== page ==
Atlanta Classical Academy was founded to develop students in both mind and character. The school’s virtues are the guiding principles used to cultivate and nurture character: courage, courtesy, honesty, perseverance, self-government, and service. Students are expected to conduct themselves honorably in word and deed, to strive to live by the virtues, and to encourage others to do so as well.
Course, Courtesy, Honesty, Humility, Perseverance, Self-Government, Service
Courage – Be Brave
Courage is the state of mind that enables one to face danger or fear with confidence. Aristotle tells us that a courageous person will fear things, but will endure them for the sake of the noble. In the face of danger or challenge, courage is a firm conviction—with appropriate levels of fear and confidence—that compels one to accomplish and pursue that which is noble and worthy.
Courtesy – Be Kind and Respectful
Courtesy is both demonstrating good manners and displaying a willingness or generosity to show kindness and respect toward others. Courtesy contributes to a culture of civility on campus. George Washington famously kept a copy of 110 “Rules of Civility in Conversations Amongst Men.” Many of the rules served as practical guidelines for courteous living. Washington emphasized that our actions ought to portray a sign of respect for others around us, regardless of their standing, rank, or position.
Honesty – Always Tell the Truth
Honesty is derived from the Latin formulation integritas. Integritas literally means “intact”—or the state of being whole and undivided—in other words, the truth and nothing but the whole truth. Aristotle wrote that an ethical person should not only be honest but should be a lover of truth. Such a person would be truthful in situations in which being honest would make no immediate difference. In other words, as C.S. Lewis once said, “Integrity is doing the right thing, even if nobody is watching.”
Humility – Be Humble
Humility is the virtue that allows one to have the right view of themselves within a community. To be humble means to honor the inherent dignity of every person, regardless of all factors which might distinguish one person from another. A humble person understands that reliance on others is necessary to live a good life and also seeks reciprocally to serve others. To practice humility, therefore, is to cultivate a disposition of attention and service toward others. This requires one to prioritize others and to think about concerns other than one’s own, or as C.S. Lewis says, to be humble is “not to think less of oneself”, but rather “to think of oneself less”.
Perseverance – Never Give Up
Perseverance means to steadfastly pursue a course of action or a purpose, often in the face of obstacles or discouragement. As the well-known poem reminds us, if at first you don’t succeed, try, try again…if you will persevere, you will conquer, never fear…try, try again! In 1771, Samuel Adams exhorted his fellow patriots: “Instead of sitting down satisfied with the efforts we have already made…the necessity of the times, more than ever, calls for our utmost circumspection, deliberation, fortitude, and perseverance.”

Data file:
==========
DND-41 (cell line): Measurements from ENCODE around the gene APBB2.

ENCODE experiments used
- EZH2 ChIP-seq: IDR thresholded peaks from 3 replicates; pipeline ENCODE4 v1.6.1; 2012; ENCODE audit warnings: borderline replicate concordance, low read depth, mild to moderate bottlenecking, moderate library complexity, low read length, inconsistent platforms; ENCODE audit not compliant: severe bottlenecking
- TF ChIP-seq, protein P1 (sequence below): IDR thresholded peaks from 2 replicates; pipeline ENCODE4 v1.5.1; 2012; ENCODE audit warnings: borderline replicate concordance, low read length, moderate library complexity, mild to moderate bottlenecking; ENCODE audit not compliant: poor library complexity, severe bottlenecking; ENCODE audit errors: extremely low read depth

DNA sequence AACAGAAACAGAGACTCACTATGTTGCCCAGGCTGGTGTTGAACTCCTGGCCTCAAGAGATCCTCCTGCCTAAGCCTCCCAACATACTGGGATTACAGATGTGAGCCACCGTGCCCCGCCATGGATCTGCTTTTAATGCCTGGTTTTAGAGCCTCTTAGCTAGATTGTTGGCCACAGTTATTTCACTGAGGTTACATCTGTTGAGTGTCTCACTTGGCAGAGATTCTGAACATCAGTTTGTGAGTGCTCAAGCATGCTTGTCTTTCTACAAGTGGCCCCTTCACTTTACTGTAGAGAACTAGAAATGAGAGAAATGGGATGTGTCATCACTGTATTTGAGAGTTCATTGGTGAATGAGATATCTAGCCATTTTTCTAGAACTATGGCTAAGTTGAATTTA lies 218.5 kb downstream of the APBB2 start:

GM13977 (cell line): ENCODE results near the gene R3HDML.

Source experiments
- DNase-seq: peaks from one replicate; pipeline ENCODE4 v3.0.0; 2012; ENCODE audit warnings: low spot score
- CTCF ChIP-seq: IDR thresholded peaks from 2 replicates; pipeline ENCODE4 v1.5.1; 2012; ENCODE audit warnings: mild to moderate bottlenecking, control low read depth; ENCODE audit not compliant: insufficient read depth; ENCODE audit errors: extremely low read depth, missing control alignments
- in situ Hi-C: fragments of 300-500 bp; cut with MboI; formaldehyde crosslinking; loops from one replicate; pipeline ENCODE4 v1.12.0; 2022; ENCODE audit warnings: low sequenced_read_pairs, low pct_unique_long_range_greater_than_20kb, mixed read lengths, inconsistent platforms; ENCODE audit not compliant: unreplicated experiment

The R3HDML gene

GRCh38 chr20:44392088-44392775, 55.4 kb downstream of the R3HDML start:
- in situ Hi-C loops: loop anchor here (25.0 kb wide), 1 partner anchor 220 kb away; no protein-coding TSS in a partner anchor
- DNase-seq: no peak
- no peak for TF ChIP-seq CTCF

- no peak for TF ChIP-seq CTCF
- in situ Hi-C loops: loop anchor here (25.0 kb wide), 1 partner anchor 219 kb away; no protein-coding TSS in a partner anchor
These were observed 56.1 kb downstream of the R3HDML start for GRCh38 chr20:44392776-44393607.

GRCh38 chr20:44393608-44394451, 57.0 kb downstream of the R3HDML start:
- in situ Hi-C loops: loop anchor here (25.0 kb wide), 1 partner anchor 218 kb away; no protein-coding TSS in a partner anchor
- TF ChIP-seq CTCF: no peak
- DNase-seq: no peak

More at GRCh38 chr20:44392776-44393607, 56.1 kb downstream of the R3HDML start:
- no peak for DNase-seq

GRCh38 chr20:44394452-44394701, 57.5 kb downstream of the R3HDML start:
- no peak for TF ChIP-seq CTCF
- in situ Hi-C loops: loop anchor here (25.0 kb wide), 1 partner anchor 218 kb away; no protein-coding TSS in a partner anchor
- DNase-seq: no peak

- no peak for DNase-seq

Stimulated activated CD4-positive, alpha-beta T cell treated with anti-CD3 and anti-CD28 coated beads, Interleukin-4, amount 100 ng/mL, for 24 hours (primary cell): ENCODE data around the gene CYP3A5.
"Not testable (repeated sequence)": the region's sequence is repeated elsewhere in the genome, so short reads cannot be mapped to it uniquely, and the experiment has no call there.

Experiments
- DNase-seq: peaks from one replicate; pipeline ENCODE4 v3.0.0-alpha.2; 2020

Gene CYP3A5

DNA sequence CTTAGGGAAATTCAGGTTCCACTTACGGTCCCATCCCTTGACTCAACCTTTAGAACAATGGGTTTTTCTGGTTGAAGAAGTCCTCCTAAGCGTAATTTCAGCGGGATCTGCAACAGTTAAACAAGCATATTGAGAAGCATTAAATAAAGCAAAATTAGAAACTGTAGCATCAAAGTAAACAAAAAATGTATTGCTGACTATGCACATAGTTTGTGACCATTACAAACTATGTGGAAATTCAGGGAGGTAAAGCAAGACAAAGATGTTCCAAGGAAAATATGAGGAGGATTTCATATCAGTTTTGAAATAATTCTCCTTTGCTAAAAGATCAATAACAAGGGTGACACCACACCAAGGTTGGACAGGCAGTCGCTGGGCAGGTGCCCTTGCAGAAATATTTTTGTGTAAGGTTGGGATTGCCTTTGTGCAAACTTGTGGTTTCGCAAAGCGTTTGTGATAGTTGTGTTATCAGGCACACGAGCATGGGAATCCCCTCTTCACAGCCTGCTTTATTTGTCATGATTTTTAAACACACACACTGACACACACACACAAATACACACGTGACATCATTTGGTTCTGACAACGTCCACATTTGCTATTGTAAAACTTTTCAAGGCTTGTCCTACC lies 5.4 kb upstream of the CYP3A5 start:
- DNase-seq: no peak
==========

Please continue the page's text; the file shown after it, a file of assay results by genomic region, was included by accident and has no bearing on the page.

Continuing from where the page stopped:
Self-Government – Practice Self Control
Self-government is the ability to “rule over oneself.” As Socrates states in the Platonic dialogues, a man should be temperate and a master of himself, and ruler of his own pleasures and passions. Aristotle described a self-restrained person as someone who, on account of reason, does not follow their base desires. It takes education and practice to develop the characteristics of self-government—self-control, moderation, prudence, and restraint. Effective self-governance promotes a civil and orderly culture and leads to an increase in liberty for both individuals and societies alike.
Service – Help Others
Service is an active disposition toward assisting in the needs of, or promoting the welfare of, others. It is a willingness to stand with others in their need and to provide help to the point of self-sacrifice. One of the most enduring examples of service is that of the good Samaritan, who not only rendered first aid to a wounded stranger, but also paid for his restorative care. The good Samaritan represents a model of selfless and sacrificial generosity to a person in need.
Atlanta Classical Academy students are expected to act honorably. This means they will not lie, cheat, or steal—and will discourage others from doing so. Honesty is the foundation of one’s character. To lie, cheat, or steal is to seriously breach one’s integrity. While it is only human to make mistakes or to show lapses in judgment, students are expected to own up to their actions. Lying, cheating, or stealing to cover things up is far worse than making the original mistake, and undermines trust in both peer-to-peer and student-to-teacher relationships.
In academics and scholarship, students must always do their own work, represent themselves truthfully, and only claim what is their own. Plagiarism is a serious violation of the honor code—and is defined as the use of someone else’s words or ideas without proper acknowledgment. Plagiarism is deceptive and is cheating in that it is an attempt to gain an unfair advantage by appropriating someone else’s work or ideas.
Guided by faculty, staff, and parents, students should seek to exhibit the school’s virtues and live by the school pledge: I will learn the true, I will do the good, I will love the beautiful